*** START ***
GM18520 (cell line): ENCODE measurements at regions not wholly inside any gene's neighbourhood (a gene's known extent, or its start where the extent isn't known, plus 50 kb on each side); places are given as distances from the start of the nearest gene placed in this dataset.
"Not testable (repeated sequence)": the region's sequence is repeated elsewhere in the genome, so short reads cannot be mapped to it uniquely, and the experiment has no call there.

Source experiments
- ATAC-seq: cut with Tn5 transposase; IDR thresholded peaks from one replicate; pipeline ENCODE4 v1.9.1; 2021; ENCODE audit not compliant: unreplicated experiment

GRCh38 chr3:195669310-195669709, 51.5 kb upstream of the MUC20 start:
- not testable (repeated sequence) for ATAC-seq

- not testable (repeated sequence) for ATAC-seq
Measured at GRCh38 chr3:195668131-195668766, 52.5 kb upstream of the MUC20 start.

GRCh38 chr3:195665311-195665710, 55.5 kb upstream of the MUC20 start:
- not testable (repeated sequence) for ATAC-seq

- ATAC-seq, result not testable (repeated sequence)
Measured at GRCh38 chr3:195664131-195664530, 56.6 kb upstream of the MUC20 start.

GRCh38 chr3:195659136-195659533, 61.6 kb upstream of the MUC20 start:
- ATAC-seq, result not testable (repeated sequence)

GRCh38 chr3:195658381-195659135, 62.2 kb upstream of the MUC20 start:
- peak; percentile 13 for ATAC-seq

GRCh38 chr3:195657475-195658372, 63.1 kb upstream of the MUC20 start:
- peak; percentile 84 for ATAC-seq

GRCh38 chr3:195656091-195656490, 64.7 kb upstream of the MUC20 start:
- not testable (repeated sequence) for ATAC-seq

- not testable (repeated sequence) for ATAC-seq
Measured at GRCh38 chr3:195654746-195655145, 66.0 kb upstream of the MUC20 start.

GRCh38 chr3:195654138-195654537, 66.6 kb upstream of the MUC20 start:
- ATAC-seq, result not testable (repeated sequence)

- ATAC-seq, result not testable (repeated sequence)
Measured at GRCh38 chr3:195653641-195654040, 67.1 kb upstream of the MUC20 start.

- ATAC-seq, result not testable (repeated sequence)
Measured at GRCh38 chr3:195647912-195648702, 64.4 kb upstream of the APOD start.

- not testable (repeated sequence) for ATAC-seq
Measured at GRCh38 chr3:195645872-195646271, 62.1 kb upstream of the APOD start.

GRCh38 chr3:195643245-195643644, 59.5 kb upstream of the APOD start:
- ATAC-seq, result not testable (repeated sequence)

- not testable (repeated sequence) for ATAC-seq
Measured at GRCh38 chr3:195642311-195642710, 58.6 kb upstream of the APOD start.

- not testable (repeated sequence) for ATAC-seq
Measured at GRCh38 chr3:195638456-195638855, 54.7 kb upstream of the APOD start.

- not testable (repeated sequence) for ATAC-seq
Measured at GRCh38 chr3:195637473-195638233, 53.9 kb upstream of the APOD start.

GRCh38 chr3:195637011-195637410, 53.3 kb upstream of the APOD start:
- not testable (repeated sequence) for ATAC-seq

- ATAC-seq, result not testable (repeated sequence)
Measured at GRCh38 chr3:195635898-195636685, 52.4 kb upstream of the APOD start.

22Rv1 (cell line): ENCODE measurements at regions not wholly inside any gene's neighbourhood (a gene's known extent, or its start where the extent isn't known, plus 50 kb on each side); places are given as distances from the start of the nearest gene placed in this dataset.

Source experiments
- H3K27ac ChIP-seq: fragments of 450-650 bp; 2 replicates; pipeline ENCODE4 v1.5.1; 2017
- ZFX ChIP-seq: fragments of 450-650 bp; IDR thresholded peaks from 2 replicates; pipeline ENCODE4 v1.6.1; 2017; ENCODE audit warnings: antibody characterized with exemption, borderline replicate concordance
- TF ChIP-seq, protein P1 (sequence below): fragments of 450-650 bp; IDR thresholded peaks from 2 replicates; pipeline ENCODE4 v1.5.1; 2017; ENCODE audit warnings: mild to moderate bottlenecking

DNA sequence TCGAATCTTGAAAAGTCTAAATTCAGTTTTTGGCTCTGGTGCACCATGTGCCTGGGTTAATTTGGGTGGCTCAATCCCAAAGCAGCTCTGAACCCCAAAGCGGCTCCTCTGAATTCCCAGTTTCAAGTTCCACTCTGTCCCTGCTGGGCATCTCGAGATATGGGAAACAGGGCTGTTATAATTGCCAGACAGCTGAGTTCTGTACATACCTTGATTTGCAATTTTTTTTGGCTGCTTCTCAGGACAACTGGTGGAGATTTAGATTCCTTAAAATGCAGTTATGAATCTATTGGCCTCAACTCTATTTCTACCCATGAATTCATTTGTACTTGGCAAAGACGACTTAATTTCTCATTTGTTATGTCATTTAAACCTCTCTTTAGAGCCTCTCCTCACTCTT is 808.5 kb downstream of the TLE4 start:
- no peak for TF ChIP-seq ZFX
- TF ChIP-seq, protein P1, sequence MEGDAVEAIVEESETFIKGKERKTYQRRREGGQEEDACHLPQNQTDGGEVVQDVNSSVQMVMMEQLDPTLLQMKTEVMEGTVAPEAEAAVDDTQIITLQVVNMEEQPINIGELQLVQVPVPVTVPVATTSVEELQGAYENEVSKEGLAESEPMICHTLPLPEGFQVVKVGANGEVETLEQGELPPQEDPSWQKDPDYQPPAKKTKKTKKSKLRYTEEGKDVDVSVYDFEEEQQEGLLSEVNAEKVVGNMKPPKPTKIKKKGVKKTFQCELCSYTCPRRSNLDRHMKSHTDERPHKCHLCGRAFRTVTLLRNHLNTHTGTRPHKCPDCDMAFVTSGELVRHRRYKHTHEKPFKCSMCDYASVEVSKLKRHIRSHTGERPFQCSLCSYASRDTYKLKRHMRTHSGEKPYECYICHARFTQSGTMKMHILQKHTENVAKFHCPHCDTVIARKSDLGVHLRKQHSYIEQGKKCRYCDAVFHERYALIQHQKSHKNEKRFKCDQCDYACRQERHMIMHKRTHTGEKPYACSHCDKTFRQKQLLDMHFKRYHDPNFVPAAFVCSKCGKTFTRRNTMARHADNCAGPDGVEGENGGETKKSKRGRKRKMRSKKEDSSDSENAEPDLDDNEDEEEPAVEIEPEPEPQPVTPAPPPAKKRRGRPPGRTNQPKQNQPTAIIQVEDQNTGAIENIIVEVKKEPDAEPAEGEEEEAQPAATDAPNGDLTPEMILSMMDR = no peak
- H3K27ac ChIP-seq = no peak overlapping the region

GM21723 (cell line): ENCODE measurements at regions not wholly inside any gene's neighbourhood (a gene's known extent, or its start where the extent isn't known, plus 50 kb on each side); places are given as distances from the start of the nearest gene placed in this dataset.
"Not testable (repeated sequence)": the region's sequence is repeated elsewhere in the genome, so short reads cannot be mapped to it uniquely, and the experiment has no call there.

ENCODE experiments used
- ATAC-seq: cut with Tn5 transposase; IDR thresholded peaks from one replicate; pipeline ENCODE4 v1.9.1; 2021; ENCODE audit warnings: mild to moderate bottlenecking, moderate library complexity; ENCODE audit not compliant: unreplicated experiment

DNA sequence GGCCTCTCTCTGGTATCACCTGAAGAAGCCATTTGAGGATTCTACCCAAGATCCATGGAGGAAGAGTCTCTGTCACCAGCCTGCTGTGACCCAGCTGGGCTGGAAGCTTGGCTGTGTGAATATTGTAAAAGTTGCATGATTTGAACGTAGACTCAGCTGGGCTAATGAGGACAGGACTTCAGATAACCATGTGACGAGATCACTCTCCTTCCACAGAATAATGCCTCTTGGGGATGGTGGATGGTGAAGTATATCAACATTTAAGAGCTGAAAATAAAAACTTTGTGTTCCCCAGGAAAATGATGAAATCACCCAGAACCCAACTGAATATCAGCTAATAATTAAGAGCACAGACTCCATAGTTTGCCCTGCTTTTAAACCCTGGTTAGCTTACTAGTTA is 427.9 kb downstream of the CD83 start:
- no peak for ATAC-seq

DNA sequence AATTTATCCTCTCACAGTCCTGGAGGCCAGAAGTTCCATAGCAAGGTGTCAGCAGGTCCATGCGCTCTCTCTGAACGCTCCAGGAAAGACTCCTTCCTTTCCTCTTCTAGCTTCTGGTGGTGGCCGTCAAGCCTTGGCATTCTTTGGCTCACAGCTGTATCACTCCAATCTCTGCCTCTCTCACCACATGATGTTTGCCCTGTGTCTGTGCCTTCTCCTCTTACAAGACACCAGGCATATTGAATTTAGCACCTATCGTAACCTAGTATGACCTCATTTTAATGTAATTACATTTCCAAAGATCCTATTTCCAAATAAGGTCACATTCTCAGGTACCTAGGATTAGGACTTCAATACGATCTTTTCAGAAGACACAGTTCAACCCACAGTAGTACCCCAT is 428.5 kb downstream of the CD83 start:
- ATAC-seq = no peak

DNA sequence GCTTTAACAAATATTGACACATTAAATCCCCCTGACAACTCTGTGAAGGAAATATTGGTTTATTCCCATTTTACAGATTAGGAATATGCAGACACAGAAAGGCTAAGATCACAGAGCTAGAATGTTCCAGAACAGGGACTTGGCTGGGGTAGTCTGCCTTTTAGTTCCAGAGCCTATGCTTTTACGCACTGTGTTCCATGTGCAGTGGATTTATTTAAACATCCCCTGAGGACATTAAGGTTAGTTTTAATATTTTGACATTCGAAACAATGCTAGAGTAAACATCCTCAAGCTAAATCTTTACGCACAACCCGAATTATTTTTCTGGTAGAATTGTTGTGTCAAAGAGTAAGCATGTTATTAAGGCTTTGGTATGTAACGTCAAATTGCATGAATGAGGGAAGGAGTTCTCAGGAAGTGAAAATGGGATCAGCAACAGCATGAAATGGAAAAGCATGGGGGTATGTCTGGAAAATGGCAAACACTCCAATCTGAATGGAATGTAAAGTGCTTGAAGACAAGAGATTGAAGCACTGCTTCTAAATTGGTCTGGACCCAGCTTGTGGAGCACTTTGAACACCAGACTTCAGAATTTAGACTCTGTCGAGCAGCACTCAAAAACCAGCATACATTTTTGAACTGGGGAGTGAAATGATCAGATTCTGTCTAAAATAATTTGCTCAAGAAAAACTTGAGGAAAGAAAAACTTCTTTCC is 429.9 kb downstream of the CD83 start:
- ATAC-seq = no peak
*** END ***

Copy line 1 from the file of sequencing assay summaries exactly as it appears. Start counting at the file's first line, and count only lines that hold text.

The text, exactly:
GM18520 (cell line): ENCODE measurements at regions not wholly inside any gene's neighbourhood (a gene's known extent, or its start where the extent isn't known, plus 50 kb on each side); places are given as distances from the start of the nearest gene placed in this dataset.